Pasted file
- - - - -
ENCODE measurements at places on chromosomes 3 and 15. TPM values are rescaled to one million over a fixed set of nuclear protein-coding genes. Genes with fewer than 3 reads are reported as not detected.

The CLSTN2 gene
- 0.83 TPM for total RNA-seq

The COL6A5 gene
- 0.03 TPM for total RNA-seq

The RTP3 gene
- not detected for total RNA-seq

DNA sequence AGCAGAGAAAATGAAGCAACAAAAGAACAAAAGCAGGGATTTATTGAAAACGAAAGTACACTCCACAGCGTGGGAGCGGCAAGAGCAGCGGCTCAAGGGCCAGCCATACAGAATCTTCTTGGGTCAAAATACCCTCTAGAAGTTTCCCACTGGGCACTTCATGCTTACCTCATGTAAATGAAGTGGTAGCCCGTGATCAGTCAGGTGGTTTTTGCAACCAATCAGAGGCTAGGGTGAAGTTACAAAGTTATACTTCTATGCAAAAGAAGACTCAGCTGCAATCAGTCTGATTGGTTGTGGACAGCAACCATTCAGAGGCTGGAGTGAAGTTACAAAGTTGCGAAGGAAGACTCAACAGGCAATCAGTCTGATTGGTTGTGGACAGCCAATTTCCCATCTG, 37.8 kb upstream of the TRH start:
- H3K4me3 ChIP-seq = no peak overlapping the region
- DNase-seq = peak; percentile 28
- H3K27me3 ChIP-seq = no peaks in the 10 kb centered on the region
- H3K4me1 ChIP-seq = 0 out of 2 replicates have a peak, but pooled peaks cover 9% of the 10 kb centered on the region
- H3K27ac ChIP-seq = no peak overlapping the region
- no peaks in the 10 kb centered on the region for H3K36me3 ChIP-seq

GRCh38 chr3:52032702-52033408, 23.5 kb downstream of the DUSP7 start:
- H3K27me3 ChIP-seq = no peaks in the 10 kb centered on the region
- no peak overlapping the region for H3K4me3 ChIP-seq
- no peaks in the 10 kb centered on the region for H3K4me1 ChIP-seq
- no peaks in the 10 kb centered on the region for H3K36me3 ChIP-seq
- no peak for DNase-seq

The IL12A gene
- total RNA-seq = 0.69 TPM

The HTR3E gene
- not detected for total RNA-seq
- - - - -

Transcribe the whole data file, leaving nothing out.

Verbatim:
ENCODE measurements at places on chromosomes 3 and 15. TPM values are rescaled to one million over a fixed set of nuclear protein-coding genes. Genes with fewer than 3 reads are reported as not detected.

The CLSTN2 gene
- 0.83 TPM for total RNA-seq

The COL6A5 gene
- 0.03 TPM for total RNA-seq

The RTP3 gene
- not detected for total RNA-seq

DNA sequence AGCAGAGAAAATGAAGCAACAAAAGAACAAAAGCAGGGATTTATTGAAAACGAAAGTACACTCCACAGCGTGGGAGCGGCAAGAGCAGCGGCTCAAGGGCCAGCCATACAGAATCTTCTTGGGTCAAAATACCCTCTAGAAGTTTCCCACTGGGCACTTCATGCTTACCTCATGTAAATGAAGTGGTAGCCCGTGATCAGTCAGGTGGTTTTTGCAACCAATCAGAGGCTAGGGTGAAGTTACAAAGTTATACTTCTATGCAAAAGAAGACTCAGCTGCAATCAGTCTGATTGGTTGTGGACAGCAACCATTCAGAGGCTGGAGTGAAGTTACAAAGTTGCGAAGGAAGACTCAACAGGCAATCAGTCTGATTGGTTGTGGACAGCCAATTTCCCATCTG, 37.8 kb upstream of the TRH start:
- H3K4me3 ChIP-seq = no peak overlapping the region
- DNase-seq = peak; percentile 28
- H3K27me3 ChIP-seq = no peaks in the 10 kb centered on the region
- H3K4me1 ChIP-seq = 0 out of 2 replicates have a peak, but pooled peaks cover 9% of the 10 kb centered on the region
- H3K27ac ChIP-seq = no peak overlapping the region
- no peaks in the 10 kb centered on the region for H3K36me3 ChIP-seq

GRCh38 chr3:52032702-52033408, 23.5 kb downstream of the DUSP7 start:
- H3K27me3 ChIP-seq = no peaks in the 10 kb centered on the region
- no peak overlapping the region for H3K4me3 ChIP-seq
- no peaks in the 10 kb centered on the region for H3K4me1 ChIP-seq
- no peaks in the 10 kb centered on the region for H3K36me3 ChIP-seq
- no peak for DNase-seq

The IL12A gene
- total RNA-seq = 0.69 TPM

The HTR3E gene
- not detected for total RNA-seq